“The administration should abandon quota-based enforcement driven by the urge to fill more than 30,000 detention beds every day. And it should require bond hearings before immigration judges for people who have been held longer than six months, and end solitary confinement and other abusive conditions for detainees. Above all, it should direct the nation’s vast immigration enforcement resources more forcefully against gangs, guns, violent criminals and other genuine threats.

“These and other reforms should not be confused with a comprehensive overhaul of immigration, which only Congress can achieve. But they are ways to push a failing system toward sanity and justice.”

Back in Arizona, Jaime and Ardani are in prison waiting and wishing to go back to their families and their lives. His lawyer explains the case.

RAY A. YBARRA MALDONADO, LAWYER REPRESENTING JAIME VALDEZ AND ARDANI ROSALES: So Ardani and Jaime’s cases are extremely weak. These are cases of two individuals who have already been ordered deported, they’ve had their day in front of an immigration judge, and immigration said, denied, removed to your country of origin.

Despite them being deported, they decided to come back into the country. We presented a petition for humanitarian parole to allow them back into the country.

They’re now detained in Florence, Arizona. What I’ve been told by the deportation officer: waiting for a day with the immigration judge, which is great for both of their cases. But it is something different that we haven’t really seen before, of people trying to come back after already very shortly being deported.

LEÓN: Jaime and Ardani now face a complex legal battle before being able to go back to their home and his family. However, in this battle, now they have the backup of a community of activist and families supporting the fight for Not One More deportation.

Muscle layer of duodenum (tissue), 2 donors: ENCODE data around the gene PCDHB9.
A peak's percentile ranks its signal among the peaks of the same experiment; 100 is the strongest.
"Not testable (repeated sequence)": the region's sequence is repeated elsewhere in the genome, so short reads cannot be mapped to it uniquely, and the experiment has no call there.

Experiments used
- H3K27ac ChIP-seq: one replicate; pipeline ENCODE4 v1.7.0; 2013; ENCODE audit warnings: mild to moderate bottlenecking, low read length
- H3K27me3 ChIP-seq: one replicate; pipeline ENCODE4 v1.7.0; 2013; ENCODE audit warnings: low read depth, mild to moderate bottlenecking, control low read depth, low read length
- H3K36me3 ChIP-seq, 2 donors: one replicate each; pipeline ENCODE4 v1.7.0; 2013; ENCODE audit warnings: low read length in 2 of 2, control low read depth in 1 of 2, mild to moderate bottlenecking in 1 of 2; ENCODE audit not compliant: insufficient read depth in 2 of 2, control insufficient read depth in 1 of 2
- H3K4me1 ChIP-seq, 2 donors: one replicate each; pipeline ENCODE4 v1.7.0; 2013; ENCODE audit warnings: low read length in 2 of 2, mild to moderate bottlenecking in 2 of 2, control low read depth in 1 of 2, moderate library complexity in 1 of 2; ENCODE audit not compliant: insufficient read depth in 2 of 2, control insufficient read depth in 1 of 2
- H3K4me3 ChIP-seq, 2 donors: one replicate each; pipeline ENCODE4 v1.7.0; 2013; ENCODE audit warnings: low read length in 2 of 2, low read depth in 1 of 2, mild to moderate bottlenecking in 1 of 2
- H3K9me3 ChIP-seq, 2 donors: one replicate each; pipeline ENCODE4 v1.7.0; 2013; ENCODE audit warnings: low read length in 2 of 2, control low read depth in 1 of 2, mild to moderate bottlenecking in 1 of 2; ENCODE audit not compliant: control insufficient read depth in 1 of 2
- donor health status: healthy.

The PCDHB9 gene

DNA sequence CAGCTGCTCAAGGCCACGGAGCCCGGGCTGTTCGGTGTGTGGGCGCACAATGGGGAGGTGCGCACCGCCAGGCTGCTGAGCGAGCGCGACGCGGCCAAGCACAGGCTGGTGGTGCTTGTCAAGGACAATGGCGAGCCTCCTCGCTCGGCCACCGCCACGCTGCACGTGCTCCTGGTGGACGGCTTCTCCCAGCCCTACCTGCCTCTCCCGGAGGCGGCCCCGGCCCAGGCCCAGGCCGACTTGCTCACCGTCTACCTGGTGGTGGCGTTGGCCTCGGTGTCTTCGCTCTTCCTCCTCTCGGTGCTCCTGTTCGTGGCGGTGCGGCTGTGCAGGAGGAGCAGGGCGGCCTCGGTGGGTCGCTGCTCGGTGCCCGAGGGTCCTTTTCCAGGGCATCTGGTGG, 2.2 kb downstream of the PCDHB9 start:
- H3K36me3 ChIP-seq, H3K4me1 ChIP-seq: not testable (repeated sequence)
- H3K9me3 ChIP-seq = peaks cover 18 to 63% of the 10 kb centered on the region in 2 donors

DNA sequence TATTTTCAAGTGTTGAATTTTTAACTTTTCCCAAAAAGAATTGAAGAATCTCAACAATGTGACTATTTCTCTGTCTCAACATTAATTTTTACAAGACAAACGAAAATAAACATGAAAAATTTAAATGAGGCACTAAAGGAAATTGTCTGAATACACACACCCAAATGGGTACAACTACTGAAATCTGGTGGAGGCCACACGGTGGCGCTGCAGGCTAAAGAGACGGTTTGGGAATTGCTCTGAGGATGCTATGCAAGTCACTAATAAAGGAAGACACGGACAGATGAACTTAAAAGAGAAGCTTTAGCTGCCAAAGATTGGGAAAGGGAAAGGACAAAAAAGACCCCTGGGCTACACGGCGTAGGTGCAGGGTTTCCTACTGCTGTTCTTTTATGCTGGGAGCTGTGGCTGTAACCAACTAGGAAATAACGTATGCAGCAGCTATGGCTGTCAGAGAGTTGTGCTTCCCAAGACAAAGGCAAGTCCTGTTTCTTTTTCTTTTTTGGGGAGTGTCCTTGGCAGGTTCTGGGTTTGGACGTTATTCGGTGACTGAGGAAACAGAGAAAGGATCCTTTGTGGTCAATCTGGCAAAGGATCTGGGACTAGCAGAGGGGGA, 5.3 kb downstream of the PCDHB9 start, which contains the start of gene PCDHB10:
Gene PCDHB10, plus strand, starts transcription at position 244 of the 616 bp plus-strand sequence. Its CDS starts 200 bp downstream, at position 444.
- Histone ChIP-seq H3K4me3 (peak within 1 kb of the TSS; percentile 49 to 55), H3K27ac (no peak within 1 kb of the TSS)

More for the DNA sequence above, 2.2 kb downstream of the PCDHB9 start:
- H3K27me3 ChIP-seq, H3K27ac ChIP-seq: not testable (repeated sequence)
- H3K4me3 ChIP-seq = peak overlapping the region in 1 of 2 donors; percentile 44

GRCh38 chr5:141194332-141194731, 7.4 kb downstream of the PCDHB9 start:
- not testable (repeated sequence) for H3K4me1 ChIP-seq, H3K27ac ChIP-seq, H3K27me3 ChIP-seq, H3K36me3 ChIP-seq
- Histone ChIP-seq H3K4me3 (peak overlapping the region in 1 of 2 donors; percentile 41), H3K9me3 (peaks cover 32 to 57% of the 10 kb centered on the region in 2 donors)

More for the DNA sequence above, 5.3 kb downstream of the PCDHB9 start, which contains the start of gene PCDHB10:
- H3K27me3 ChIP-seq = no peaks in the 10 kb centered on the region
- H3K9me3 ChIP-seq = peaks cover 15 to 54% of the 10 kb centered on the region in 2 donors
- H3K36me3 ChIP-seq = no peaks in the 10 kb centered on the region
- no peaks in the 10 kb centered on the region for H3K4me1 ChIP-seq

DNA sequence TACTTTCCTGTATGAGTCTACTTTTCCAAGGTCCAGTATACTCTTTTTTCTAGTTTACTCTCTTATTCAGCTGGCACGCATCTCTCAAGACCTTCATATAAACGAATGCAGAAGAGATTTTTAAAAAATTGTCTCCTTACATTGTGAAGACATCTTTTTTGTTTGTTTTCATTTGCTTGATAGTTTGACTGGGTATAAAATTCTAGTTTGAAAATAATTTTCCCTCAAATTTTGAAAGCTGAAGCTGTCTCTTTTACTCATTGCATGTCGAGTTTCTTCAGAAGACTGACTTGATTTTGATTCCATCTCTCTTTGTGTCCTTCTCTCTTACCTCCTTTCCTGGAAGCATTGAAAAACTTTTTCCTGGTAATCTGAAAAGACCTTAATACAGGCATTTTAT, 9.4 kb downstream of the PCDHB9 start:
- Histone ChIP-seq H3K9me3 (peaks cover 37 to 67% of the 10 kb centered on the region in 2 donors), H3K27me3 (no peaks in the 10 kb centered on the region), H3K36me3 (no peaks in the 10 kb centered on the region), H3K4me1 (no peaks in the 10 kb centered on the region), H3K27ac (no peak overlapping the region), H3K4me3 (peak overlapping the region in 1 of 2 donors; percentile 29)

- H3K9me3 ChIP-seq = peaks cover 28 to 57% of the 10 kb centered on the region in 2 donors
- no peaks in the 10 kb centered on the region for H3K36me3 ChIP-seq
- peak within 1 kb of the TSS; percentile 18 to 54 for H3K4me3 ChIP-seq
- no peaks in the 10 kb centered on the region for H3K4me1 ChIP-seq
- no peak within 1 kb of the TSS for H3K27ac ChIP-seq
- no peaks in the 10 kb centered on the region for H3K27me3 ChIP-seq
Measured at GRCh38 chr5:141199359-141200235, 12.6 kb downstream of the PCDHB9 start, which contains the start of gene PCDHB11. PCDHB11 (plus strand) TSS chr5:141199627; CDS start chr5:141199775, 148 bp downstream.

Outside the White House, the activists remain demonstrating and claim they wont leave until president Obama hears their petitions and frees Jaime Valdez and Ardani Rosales.

Reporting for The Real News, this is Oscar León.


DISCLAIMER: Please note that transcripts for The Real News Network are typed from a recording of the program. TRNN cannot guarantee their complete accuracy.

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Oscar León is an experienced international press correspondent and documentary filmmaker based in Arizona. His work has reached continental TV broadcast in many occasions on Telesur, ECTV, Ecuavisa, Radio Canada, Canal Uno and even Fox Sports Latin America and El Garaje TV; he has been a TRNN correspondent since 2010. Oscar has reported from as many as 9 countries and more than 12 cities in US; his coverage includes TV reports, special reports and TV specials, not only covering social movements, politics and economics but environmental issues, culture and sports as well. This includes the series "Reportero del Sur", "Occupy USA - El Otoño Americano", "Habia una vez en Arizona", "Motor X" all TV mini series broadcasted to all Americas and "Once upon a time in Arizona" finalist in Radio Canada's "Migration" 2010 contest.